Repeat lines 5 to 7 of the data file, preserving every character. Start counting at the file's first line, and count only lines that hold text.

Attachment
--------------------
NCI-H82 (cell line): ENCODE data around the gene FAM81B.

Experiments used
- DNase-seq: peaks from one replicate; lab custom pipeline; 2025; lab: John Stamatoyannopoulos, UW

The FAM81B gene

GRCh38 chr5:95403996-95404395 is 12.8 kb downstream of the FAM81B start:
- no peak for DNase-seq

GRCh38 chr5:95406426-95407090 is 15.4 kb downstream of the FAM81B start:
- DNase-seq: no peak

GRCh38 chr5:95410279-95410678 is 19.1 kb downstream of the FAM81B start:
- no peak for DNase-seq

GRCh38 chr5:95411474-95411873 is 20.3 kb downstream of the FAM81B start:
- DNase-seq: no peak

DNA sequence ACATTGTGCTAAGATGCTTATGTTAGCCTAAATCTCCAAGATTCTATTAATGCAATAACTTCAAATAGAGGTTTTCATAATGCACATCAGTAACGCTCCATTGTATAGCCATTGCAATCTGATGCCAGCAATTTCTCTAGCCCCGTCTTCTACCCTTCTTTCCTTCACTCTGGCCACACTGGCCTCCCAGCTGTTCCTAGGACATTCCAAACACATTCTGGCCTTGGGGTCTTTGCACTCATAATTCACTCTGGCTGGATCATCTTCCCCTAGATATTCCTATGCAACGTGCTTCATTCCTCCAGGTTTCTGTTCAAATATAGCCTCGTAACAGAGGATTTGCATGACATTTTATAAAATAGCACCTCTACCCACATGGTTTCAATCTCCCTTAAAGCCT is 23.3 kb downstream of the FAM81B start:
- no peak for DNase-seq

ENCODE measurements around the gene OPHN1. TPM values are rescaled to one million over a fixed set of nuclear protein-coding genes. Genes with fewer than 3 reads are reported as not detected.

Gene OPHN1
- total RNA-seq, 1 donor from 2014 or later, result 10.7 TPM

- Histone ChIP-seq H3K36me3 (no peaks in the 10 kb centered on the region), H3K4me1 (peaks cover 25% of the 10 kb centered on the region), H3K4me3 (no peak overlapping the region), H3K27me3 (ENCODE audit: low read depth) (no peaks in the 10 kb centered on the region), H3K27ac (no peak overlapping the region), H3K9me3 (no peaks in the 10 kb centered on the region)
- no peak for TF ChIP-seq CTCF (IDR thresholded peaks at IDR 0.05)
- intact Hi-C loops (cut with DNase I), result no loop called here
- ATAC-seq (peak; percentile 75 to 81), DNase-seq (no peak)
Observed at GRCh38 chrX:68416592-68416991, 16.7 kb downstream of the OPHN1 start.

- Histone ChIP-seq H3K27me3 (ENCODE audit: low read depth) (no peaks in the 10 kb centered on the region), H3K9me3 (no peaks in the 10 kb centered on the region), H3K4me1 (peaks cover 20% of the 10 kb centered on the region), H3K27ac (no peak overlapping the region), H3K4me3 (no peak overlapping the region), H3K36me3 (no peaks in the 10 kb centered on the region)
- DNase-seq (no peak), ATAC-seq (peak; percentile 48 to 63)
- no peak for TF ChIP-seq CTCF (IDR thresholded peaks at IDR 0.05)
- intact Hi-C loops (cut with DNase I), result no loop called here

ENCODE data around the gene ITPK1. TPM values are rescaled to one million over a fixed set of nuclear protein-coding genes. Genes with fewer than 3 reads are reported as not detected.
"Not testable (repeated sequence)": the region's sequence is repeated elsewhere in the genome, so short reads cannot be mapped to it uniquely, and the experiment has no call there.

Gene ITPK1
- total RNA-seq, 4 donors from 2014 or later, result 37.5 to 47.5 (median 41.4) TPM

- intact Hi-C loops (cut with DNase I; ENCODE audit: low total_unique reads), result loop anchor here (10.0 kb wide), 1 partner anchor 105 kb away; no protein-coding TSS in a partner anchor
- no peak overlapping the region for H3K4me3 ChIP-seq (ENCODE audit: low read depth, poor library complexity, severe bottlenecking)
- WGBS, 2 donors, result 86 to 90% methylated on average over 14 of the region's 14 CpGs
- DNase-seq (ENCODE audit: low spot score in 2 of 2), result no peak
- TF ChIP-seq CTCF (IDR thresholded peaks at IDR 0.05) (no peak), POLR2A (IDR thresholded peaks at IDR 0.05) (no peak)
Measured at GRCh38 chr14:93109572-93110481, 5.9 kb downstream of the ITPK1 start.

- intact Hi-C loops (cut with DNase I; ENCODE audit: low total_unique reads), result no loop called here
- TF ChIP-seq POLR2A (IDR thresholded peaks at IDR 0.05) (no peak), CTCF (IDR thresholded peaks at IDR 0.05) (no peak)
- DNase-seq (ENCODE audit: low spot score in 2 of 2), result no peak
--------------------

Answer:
GRCh38 chr5:95403996-95404395 is 12.8 kb downstream of the FAM81B start:
- no peak for DNase-seq

GRCh38 chr5:95406426-95407090 is 15.4 kb downstream of the FAM81B start: